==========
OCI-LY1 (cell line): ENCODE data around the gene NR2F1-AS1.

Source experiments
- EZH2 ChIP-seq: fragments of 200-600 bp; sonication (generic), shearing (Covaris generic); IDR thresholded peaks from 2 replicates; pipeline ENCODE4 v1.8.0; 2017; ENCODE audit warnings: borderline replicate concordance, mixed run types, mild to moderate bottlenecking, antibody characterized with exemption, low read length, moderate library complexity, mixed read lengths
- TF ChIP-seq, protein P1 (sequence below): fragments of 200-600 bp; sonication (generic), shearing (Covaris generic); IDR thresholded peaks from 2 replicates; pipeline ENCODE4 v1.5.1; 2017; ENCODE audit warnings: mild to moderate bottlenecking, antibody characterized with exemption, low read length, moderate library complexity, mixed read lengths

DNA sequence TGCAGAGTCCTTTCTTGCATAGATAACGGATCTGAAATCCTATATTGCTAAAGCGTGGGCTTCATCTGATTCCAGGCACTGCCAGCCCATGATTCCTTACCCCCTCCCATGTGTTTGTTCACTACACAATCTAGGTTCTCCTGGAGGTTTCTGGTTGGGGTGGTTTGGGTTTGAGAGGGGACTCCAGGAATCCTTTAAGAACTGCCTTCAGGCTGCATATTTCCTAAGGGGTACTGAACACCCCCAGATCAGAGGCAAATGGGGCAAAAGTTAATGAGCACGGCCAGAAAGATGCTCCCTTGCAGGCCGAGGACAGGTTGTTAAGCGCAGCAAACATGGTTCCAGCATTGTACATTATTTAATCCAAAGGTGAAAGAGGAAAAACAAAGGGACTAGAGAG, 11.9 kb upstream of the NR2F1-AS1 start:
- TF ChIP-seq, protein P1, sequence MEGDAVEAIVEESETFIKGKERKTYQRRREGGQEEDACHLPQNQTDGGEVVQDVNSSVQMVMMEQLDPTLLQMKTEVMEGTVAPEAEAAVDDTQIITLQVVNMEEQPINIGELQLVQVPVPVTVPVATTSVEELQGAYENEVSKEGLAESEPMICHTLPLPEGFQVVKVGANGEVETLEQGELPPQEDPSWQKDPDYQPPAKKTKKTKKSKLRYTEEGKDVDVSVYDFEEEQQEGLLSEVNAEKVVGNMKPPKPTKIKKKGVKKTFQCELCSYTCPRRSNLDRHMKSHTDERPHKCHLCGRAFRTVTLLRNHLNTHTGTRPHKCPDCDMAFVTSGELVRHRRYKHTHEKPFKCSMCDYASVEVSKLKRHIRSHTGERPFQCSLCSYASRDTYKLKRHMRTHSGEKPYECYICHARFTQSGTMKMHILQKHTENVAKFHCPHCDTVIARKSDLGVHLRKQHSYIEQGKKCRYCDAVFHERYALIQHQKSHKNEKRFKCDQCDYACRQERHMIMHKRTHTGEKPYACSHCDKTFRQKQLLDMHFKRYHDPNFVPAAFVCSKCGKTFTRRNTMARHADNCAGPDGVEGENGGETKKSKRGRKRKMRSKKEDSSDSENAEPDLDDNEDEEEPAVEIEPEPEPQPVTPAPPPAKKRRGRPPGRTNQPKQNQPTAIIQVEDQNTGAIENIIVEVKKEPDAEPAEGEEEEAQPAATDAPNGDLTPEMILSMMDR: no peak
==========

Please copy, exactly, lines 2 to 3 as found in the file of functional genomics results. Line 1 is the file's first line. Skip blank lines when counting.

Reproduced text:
Source experiments
- EZH2 ChIP-seq: fragments of 200-600 bp; sonication (generic), shearing (Covaris generic); IDR thresholded peaks from 2 replicates; pipeline ENCODE4 v1.8.0; 2017; ENCODE audit warnings: borderline replicate concordance, mixed run types, mild to moderate bottlenecking, antibody characterized with exemption, low read length, moderate library complexity, mixed read lengths